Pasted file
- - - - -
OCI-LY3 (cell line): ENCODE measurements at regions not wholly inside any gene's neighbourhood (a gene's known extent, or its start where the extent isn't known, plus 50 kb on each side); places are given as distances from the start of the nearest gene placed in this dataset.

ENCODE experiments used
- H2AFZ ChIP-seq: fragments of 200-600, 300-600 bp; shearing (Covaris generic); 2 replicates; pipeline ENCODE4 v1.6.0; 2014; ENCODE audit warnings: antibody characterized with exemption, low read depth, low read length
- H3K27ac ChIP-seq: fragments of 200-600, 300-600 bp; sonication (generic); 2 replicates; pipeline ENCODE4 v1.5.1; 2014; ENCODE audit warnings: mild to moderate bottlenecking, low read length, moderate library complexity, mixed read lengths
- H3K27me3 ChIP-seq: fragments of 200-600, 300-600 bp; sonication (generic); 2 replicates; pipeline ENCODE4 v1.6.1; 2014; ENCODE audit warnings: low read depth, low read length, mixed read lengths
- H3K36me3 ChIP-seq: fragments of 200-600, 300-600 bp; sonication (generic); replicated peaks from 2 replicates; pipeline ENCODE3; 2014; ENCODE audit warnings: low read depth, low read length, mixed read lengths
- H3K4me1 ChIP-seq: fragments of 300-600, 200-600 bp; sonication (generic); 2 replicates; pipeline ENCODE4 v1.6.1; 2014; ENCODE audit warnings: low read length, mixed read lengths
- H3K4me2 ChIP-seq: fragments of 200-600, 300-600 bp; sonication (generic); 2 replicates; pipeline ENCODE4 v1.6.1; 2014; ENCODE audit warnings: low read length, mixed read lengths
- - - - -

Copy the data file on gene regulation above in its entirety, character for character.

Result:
OCI-LY3 (cell line): ENCODE measurements at regions not wholly inside any gene's neighbourhood (a gene's known extent, or its start where the extent isn't known, plus 50 kb on each side); places are given as distances from the start of the nearest gene placed in this dataset.

ENCODE experiments used
- H2AFZ ChIP-seq: fragments of 200-600, 300-600 bp; shearing (Covaris generic); 2 replicates; pipeline ENCODE4 v1.6.0; 2014; ENCODE audit warnings: antibody characterized with exemption, low read depth, low read length
- H3K27ac ChIP-seq: fragments of 200-600, 300-600 bp; sonication (generic); 2 replicates; pipeline ENCODE4 v1.5.1; 2014; ENCODE audit warnings: mild to moderate bottlenecking, low read length, moderate library complexity, mixed read lengths
- H3K27me3 ChIP-seq: fragments of 200-600, 300-600 bp; sonication (generic); 2 replicates; pipeline ENCODE4 v1.6.1; 2014; ENCODE audit warnings: low read depth, low read length, mixed read lengths
- H3K36me3 ChIP-seq: fragments of 200-600, 300-600 bp; sonication (generic); replicated peaks from 2 replicates; pipeline ENCODE3; 2014; ENCODE audit warnings: low read depth, low read length, mixed read lengths
- H3K4me1 ChIP-seq: fragments of 300-600, 200-600 bp; sonication (generic); 2 replicates; pipeline ENCODE4 v1.6.1; 2014; ENCODE audit warnings: low read length, mixed read lengths
- H3K4me2 ChIP-seq: fragments of 200-600, 300-600 bp; sonication (generic); 2 replicates; pipeline ENCODE4 v1.6.1; 2014; ENCODE audit warnings: low read length, mixed read lengths